The buzz around the Detroit Pistons is building. The fan base is hyped, the Q rating is rising, and a franchise that has been mostly forgotten for more than a decade has been getting praise from national media for the franchise’s restoration.
The Pistons might also be a worse team than they were a year ago.
All of the above can be true. There has been some momentum toward pegging Detroit as a team that can flirt with a play-in game and perhaps even a playoff berth. I just don’t see it.
For the long-term health of the franchise, I love where the Pistons are a lot more today than where I felt they were a year ago. Adding talent like Jaden Ivey and Jalen Duren is important as the team considers what it needs to surround its cornerstone player, Cade Cunningham.
The team further cleaned up its books to have a war chest for the next several offseasons, and an enviable amount of flexibility as it explores major free agent signings, potential trades and long-term investments in the future of its young players.
Still, last season the Pistons were the second-worst team in the Eastern Conference with the NBA’s third-worst record. When I look at the talent of this team, its abundant reliant on its youth, and the weaknesses its opponents will be able to exploit, I see ... Well, I see the second-worst team in the East and maybe the sixth(?) worst record in the NBA.
Perhaps this means I’m needlessly pessimistic, but really, I just think people are jumping the gun and thinking appropriate optimism will necessarily lead to immediate results.
This is still a team being carried by a No. 1 overall pick in his second season that struggles with turnovers. It’s a team banking on a rookie fifth overall pick who can be an elite inside player, but will need to learn the speed of the game and how to pick his spots and not be forced into bad shots. It’s still a team that will likely field one of the NBA’s least effective defenses and have to navigate myriad rotational considerations with its big men as Isaiah Stewart, Marvin Bagley and Duren have a healthy dose of pluses, and just as many minuses to their respective games.
The Pistons as a franchise will field on of the league’s youngest rosters, and I’d be hard-pressed to expect any franchise to see more impactful minutes from the 24-and-younger set. Detroit’s sixth-oldest player is second-year forward Isaiah Livers. Let that sink in for a bit.
From public comments from Detroit’s coaching staff and executives, there are much loftier expectations for this crew. Troy Weaver called it “ground zero” on media day, and coach Dwane Casey said they had enough depth and talent to sit a player if they weren’t producing.
Whereas it is typically the fan base that overvalues its own players, I fear the Pistons brass has overshot what this young group is capable of in the 2022-23 season. They might think Cade’s ready to breakout a season before his actual breakout, and they might think Saddiq and Beef Stew are ascending difference-makers when they might just be incredibly solid depth on a contending team.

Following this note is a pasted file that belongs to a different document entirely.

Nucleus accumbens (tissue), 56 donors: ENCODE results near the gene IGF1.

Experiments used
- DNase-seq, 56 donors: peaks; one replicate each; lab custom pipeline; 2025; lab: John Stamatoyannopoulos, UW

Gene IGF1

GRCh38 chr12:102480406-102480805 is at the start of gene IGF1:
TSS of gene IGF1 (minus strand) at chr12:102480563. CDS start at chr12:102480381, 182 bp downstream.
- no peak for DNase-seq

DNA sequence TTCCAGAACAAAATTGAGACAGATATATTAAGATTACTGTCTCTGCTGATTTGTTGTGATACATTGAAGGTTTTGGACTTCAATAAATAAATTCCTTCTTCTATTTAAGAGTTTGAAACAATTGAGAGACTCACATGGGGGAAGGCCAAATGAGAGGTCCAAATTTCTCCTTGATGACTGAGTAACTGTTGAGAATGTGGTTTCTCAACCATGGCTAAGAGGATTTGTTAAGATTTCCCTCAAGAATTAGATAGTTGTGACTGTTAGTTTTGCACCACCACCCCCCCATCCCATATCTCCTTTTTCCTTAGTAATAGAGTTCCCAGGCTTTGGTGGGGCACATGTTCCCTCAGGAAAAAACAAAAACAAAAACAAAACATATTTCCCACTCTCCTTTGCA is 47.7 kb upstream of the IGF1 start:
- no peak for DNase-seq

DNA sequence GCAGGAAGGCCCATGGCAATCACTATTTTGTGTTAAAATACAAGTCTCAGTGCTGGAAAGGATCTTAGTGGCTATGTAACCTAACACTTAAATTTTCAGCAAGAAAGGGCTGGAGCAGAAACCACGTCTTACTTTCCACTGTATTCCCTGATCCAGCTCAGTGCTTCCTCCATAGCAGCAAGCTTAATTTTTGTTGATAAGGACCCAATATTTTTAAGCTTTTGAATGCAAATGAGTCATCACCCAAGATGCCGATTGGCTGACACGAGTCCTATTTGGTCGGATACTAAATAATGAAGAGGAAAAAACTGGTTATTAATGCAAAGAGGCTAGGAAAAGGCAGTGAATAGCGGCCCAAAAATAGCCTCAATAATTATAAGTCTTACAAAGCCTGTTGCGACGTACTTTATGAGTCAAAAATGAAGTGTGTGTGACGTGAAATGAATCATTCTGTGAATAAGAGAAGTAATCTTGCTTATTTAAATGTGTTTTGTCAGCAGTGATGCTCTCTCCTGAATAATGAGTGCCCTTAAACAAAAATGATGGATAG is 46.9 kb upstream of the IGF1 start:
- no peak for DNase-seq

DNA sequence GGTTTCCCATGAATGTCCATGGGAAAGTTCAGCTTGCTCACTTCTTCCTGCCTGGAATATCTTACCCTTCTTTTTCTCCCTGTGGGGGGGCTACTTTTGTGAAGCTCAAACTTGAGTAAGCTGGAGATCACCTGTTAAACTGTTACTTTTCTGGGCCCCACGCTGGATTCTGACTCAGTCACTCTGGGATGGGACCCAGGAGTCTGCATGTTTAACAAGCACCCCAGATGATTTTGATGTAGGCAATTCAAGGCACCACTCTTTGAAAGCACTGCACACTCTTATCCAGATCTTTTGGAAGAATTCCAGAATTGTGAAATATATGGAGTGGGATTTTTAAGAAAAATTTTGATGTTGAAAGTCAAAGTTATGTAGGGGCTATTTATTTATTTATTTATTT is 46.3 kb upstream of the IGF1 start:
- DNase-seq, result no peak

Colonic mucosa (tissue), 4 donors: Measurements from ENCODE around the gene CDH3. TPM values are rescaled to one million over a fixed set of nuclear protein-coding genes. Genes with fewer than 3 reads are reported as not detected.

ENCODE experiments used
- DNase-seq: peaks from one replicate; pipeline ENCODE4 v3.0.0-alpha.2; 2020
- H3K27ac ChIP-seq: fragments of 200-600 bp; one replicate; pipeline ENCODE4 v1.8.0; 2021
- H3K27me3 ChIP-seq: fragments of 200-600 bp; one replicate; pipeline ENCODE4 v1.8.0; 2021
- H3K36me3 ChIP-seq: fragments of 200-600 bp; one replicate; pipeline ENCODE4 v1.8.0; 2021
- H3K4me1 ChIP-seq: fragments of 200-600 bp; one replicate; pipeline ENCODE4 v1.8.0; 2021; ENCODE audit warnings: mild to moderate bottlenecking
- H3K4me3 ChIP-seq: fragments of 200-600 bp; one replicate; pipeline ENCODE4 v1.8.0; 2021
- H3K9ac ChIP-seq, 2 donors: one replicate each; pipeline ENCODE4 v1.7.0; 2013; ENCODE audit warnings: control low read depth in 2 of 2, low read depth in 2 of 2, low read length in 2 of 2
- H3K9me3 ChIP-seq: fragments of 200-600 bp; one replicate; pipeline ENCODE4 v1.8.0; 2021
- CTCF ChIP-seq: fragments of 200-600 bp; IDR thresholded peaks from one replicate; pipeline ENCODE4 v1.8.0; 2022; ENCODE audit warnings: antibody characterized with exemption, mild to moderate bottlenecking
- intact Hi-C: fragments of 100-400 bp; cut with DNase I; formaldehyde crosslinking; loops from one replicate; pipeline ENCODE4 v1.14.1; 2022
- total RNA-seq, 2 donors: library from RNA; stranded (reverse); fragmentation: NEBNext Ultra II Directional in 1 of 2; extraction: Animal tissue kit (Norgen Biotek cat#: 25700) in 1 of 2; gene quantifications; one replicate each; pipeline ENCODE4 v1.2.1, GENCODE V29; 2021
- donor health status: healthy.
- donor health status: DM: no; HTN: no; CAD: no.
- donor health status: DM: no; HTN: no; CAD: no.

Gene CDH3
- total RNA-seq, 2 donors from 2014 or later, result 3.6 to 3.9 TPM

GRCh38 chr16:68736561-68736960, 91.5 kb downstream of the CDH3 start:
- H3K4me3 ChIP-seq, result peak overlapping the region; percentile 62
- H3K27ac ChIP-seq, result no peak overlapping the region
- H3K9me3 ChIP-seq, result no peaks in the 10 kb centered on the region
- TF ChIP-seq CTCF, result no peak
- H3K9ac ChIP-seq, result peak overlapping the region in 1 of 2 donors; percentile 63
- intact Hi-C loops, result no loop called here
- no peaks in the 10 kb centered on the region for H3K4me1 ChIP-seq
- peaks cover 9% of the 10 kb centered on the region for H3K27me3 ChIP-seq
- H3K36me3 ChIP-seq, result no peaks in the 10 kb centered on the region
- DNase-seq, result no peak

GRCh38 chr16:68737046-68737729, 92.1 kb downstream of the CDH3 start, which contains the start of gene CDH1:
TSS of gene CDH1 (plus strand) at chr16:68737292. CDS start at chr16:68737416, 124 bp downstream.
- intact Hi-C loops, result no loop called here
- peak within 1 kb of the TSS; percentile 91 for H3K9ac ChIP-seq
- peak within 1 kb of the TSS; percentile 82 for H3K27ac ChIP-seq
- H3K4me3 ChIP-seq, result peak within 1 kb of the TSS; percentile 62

This team lost Jerami Grant, and it was the right move, but his ability to score in a variety of ways and to provide that steadying veteran presence to an often-overmatched young team will be difficult to replace. Bojan Bogdanovic can shoot the heck out of the ball, but you can’t give it to him and ask him to make something out of nothing. Same for Alec Burks.
FiveThirtyEight released their NBA season predictions, and they have Detroit pegged at 23-59 with the second-worst record in the league. In our season preview, I was slightly more charitable and predicted a 26-win record. That’s a far cry from the 43 wins it took to make it into the play-in game last season.
But don’t be surprised if those dire predictions come true. And if they do, it doesn’t mean something went wrong. It just means poorly calibrated expectations led to unnecessary disappointment. There is also a chance they are a lot smarter than I am, and they have a clear vision of how this team will succeed, and how it will come up short. They could have a solid understanding of how the ledger looks at the end of the season, and it’ll be much more positive than my rather gloomy prediction. But if it doesn’t, that doesn’t mean this iteration of the Pistons is a failure. It means these building blocks are still learning on the job.
If the Pistons win 23 games again, that will be an inevitable disappointment to the fans and to the members of the organization. But it doesn’t mean they are on the wrong path, it just means they’re a little further than their destination than originally believed.
And it’s not such a terrible year to be one year away from true relevance. This upcoming NBA Draft is loaded with talent. Yes, it is headlined by Victor Wembanyama, but there are impact players beyond just the 7-foot-4 center who plays like Kevin Durant.
That doesn’t mean the Pistons should or will tank. They are committed to leaning on youth, trying to win, and the chips will fall where they may. This year’s Pistons is all about taking steps forward. Cade learning to be a leader and impact scorer. Ivey learning how to calibrate his speed to become an effective NBA player. Stewart to become a perimeter threat, and Bey to be a more consistent shot-maker. This is the year Killian Hayes emerges with enough offensive juice to unleash his arsenal of skills at point guard, and for Isaiah Livers to emerge as the team’s glue guy.
Even if it leads to a disappointing record and games that are more frustrating to watch than we’d prefer, I’m still incredibly hyped to see these players continue to grow, and continue to learn on the job.
It all starts tonight in Orlando. Let’s go.